Turner Prize Galleries Open To Protest

Ben Norum
By Ben Norum Last edited 98 months ago
Turner Prize Galleries Open To Protest
The Turner Prize: Controversial.
The Turner Prize: Controversial.
A protest placard. No words minced.
A protest placard. No words minced.
Tate director Nicholas Serota is the butt of many jokes.
Tate director Nicholas Serota is the butt of many jokes.
Turner Prize: a waste of government money?
Turner Prize: a waste of government money?
More Serota jibes.
More Serota jibes.
BP. An easy target.
BP. An easy target.
The Turner Prize: Controversial.
The Turner Prize: Controversial.
A protest placard. No words minced.
A protest placard. No words minced.
Tate director Nicholas Serota is the butt of many jokes.
Tate director Nicholas Serota is the butt of many jokes.
Turner Prize: a waste of government money?
Turner Prize: a waste of government money?
More Serota jibes.
More Serota jibes.
BP. An easy target.
BP. An easy target.

It was back in May that the shortlist for this year's Turner Prize was announced, and from tomorrow the four chosen artists' work will be on show to the public at Tate Britain. There have been cries that 2010's shortlist lacks the controversy of previous years, a controversial point in itself.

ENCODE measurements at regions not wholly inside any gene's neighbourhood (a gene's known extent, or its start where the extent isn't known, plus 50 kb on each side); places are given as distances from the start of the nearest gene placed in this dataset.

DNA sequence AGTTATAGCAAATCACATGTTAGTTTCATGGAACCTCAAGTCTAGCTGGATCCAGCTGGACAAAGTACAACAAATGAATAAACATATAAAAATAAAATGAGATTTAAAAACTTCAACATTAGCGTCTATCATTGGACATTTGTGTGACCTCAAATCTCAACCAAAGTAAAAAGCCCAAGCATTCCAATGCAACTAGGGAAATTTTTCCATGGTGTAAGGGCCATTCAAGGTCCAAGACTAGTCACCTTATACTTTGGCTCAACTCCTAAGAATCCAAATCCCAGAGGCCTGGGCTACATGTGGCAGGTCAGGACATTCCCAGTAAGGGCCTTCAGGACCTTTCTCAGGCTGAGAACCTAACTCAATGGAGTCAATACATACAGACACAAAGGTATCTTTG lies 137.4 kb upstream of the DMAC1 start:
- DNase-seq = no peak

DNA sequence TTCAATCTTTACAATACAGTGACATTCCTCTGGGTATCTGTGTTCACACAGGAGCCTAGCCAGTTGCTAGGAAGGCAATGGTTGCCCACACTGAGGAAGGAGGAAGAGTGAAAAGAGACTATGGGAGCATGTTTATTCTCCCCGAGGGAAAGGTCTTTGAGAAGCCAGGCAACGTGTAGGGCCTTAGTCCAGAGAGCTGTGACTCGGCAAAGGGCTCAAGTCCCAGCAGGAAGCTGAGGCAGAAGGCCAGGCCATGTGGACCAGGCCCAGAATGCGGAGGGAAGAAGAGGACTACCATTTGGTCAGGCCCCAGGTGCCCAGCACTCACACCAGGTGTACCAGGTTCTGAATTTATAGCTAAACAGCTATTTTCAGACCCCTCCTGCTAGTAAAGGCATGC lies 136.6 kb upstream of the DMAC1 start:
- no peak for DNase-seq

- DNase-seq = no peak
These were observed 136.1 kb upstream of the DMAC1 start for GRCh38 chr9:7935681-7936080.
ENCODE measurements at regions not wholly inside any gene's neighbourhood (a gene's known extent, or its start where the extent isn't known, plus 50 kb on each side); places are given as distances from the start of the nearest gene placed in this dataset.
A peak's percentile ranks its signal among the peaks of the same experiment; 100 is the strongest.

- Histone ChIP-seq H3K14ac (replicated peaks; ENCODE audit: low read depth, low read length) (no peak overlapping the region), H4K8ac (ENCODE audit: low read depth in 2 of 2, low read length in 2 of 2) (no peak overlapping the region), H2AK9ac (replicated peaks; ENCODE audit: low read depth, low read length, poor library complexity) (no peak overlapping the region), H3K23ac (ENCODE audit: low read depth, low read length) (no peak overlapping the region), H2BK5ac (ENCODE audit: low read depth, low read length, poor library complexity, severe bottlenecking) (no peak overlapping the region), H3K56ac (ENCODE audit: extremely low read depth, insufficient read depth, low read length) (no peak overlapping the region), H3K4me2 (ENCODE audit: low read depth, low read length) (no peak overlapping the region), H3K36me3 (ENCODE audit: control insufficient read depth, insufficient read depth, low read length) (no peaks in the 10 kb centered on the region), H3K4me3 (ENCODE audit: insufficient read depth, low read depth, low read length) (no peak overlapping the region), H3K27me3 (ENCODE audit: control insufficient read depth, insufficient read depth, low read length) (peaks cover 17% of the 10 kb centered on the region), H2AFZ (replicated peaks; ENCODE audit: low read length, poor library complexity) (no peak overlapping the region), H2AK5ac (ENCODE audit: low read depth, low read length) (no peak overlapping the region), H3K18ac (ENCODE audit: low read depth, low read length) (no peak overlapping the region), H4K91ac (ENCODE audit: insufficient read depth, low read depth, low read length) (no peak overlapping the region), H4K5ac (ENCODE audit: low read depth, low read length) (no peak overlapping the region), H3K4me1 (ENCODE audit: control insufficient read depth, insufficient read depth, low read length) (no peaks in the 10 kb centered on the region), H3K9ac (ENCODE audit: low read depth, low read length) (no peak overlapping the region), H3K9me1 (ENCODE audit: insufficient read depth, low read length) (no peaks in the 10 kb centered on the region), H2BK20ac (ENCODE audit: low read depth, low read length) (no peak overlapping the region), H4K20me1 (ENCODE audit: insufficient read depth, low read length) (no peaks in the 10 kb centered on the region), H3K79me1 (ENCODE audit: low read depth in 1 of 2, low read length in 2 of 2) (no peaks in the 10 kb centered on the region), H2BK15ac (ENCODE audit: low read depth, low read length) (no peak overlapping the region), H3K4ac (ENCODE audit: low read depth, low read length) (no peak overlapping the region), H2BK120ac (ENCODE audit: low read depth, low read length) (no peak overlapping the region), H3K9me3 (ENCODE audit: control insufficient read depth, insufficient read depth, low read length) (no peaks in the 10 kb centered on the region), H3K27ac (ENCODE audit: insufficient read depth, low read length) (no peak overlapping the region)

Today the galleries were opened to press, photographers and artistic elite. All were welcomed on the steps of the Tate Britain by a hoard of protesters branding themselves The Stuckists in a jibe at the debatable artistic virtue of the Turner Prize artists. Most of the placards ridiculed Sir Nicholas Serota, director of theTate. Unsurprisingly, gallery sponsors BP got a few mentions, too - though thankfully there was no treacle this time.

Once in, we browsed the work of Dexter Dalwood, whose bright canvases were inspired by historical and contemporary political events, including the death of David Kelly. We saw Angela De La Cruz ask the question, "when is a painting not a painting?" by deconstructing and dumping torn apart canvases on the gallery floor, in a similar way that she did earlier this year at the Camden Arts Centre. The Otolith Group artistic collective 'exploit the seductive power of the moving image' through the simultaneous playing of a series of films and documentaries, that we must admit went slightly over our head. An empty gallery was the backdrop to final nominee Susan Philipsz' enchanting singing, as has previously been played under bridges of the river Clyde, where it would be somewhat more impactful than in a sterile art gallery.

All in all, the protesters' placards were in danger of being the most artistic things on display (see the gallery above), but go and see for yourselves. The Turner Prize galleries are open until 3rd January 2011, with the winner being announced on 6th December.

Last Updated 04 October 2010